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Summary: This message offers the source and necessity of hope in Christ contrasted with the hope the world may give us

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Overflowing in Hope Romans 15:4-13

A city slicker moved to a farm and bought a cow. Shortly after, the cow went dry. A farmer, who got word of this, expressed surprise. The city man said he was surprised too. “I can’t understand it, for if a person ever was considerate of an animal, I was of that cow. If I didn’t need any milk, I didn’t milk her. If I only needed a quart, I took only a quart.” The farmer then had to explain to the city fellow that the only way to keep milk flowing is not to take as little as possible from the cow, but to take as much as possible.

In today’s epistle, Paul tells the congregation in Rome to take as much as possible of fresh hope. “May the God of all hope fill you with all joy and peace in believing, so that by the power of the Holy Spirit you may overflow in hope.”

We however do not always overflow in hope. Because of our sinful flesh, we are more ready to be disappointed, agitated and perplexed. In fact, our sinful flesh delights in being this way. That is, only taking some of what God has for us, when our need is for more hope to flow out to us, overflowing. Paul says this abundant hope comes from believing. “May the God of hope fill you with all joy and peace in believing.”

Often the world gives us other sources of hope. It tells us it will only come when Bin Laden is captured; when the economy is on the rise once again; when and if we get well. It would not suggest waiting for anything but rather to run from here to there – to a new job, a better location, a different doctor, a different church, or no church, better behaved children, a better spouse. Where is your source of hope? If it only keeps you on the run, rather than maybe waiting, you have something to think about.

Martin Luther reminds us “not in works, not in any other thing, but purely in hope the heart of man rejoices. The one who seeks to find joy apart from this hope will labor much but will labor in vain.” Then Luther goes on to remind us of the Bible story of the woman who went from doctor to doctor for 12 years, spending all she had until she met Jesus. Luther adds: “this happens also to those who run here and there with their troubled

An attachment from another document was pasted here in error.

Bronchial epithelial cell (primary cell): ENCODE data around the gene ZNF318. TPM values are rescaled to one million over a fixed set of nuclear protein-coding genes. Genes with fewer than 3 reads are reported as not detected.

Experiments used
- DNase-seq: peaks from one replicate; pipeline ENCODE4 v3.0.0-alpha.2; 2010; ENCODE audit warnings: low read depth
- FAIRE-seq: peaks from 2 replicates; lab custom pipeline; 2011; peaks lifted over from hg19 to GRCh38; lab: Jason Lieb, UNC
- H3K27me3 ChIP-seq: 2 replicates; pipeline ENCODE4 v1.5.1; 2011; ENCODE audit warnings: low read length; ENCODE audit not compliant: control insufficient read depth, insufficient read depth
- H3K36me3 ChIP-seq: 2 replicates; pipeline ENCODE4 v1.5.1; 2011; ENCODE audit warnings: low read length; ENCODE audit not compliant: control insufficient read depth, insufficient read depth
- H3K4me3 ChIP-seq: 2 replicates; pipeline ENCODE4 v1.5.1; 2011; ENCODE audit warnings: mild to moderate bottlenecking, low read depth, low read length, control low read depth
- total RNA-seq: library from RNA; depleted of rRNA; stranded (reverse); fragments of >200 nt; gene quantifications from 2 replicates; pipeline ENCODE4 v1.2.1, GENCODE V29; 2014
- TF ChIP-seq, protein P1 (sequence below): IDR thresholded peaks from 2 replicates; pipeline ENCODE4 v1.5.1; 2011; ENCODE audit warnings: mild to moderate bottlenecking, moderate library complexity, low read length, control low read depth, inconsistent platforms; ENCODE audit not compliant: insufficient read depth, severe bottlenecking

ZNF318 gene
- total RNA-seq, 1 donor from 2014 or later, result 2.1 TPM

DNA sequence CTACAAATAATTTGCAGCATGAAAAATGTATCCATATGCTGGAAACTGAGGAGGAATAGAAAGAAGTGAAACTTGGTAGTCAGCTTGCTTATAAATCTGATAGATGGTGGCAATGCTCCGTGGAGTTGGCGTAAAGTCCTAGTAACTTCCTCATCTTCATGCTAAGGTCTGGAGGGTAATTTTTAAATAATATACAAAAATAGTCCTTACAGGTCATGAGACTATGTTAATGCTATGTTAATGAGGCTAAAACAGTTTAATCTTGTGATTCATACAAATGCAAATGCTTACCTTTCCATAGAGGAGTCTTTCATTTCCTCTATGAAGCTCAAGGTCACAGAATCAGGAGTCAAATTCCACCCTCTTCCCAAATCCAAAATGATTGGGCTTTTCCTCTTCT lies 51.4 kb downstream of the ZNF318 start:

conscience, now consult these folks, then consult those, now do this, then do that, and try everything in order to quiet their heart but do not seek the hope which gives rest to the soul and which they too could have within themselves.”

Our hope is not to be found in running from place to place or in smug resignation to the evils of life, but rather in belief and trust in God’s word. As Paul says at the beginning of this reading: “Everything that was written in former days was written for our instruction, that by steadfastness and by the encouragement of the Scriptures we might have hope.”

Thy word is a lamp to my feet and a light to my path, the Psalmist reminds us. In ancient times it was the oil lamp that became a symbol for Christian education that has at its center the study of God’s Word. “Let there be light,” is the theme of the University of California,” with the oil lamp depicted on coffee mugs and sweatshirts. But in order to have hope, this same lamp ought to be emblazoned on our hearts and minds. It is a precious thing, this lamp, this Word especially as it is offered to our young in our Christian Day School and in our Sunday school. Think of it. We’re just offering kids hope, in a world that they’re finding out much sooner than we ever did that can never offer them hope. Thank God for this lamp of truth that burns ever brightly telling us of Jesus of Nazareth, the promised Messiah sent by God to redeem us from the slavery to sin, death and hopelessness.”


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